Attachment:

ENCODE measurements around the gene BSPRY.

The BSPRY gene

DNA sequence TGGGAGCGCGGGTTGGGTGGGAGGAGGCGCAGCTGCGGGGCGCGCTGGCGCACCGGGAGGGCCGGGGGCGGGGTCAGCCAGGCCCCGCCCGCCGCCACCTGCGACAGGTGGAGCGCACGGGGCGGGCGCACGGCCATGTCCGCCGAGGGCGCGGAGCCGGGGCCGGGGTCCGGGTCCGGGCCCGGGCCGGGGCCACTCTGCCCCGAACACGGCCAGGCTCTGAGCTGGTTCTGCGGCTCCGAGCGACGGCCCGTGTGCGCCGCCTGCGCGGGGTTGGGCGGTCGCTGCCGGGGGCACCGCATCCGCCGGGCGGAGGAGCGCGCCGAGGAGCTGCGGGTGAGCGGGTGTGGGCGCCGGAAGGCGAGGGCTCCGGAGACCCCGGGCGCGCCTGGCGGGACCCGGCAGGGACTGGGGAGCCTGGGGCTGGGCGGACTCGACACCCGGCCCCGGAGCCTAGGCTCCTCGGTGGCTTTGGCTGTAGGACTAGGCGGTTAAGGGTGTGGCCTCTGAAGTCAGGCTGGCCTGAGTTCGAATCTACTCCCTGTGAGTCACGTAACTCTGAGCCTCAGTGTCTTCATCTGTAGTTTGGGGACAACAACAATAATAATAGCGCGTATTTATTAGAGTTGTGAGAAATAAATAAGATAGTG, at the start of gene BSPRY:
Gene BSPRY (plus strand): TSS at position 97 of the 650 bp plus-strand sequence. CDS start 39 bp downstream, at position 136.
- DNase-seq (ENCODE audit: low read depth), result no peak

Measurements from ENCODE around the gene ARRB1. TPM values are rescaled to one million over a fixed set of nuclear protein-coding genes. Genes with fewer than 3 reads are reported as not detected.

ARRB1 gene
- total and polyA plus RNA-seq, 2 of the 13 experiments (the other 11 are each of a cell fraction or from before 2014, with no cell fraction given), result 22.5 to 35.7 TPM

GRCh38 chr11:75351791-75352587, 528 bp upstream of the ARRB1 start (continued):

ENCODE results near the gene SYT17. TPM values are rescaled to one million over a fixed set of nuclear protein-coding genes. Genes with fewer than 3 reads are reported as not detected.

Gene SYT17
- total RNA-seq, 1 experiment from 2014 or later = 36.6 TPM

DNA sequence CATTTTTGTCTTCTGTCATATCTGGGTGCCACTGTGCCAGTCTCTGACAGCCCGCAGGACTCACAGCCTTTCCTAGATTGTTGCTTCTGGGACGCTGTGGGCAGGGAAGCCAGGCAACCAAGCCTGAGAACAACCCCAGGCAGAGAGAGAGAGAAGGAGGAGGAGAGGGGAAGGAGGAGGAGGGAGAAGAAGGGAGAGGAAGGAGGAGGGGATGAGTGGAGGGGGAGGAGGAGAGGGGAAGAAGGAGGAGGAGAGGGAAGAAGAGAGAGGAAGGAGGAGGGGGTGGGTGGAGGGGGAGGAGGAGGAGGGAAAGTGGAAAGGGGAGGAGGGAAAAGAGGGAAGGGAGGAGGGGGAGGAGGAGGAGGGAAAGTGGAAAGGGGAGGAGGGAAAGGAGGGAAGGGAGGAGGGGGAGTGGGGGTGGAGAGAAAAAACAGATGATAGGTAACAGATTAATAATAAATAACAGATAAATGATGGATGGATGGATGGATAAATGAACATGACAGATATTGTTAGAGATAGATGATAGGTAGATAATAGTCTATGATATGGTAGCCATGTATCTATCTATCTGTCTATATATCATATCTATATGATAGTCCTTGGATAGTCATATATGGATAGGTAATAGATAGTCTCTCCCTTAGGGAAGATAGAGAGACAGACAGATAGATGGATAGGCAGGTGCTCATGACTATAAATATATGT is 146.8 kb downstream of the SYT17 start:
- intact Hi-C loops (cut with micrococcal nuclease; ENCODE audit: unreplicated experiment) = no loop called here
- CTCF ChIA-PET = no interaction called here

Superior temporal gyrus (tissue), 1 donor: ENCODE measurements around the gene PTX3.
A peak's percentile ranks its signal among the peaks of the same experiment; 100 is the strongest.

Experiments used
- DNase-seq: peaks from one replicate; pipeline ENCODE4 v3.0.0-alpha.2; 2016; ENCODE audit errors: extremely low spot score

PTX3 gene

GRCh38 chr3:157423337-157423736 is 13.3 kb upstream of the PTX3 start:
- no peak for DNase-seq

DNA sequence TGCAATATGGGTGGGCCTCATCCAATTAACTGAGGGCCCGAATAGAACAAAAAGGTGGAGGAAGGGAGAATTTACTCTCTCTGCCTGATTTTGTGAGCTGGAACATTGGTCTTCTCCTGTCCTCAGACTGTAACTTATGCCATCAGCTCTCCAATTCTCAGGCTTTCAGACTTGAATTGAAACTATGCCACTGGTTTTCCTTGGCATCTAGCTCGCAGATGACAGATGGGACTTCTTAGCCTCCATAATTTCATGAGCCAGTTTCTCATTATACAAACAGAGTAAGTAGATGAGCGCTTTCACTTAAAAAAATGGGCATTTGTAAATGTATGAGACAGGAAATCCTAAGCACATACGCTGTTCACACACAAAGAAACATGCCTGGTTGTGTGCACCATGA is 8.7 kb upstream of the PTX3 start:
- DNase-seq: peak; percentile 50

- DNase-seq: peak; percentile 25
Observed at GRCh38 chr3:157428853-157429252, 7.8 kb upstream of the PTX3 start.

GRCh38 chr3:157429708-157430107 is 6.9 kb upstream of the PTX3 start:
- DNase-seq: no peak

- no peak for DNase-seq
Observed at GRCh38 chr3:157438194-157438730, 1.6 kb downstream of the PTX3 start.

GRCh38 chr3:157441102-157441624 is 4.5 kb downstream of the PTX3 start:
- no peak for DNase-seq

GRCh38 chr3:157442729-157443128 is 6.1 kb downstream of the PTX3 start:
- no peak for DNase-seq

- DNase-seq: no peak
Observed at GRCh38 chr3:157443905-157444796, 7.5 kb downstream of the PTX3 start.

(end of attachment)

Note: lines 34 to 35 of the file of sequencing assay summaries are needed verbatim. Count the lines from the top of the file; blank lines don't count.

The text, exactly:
- no peak for DNase-seq

- DNase-seq: no peak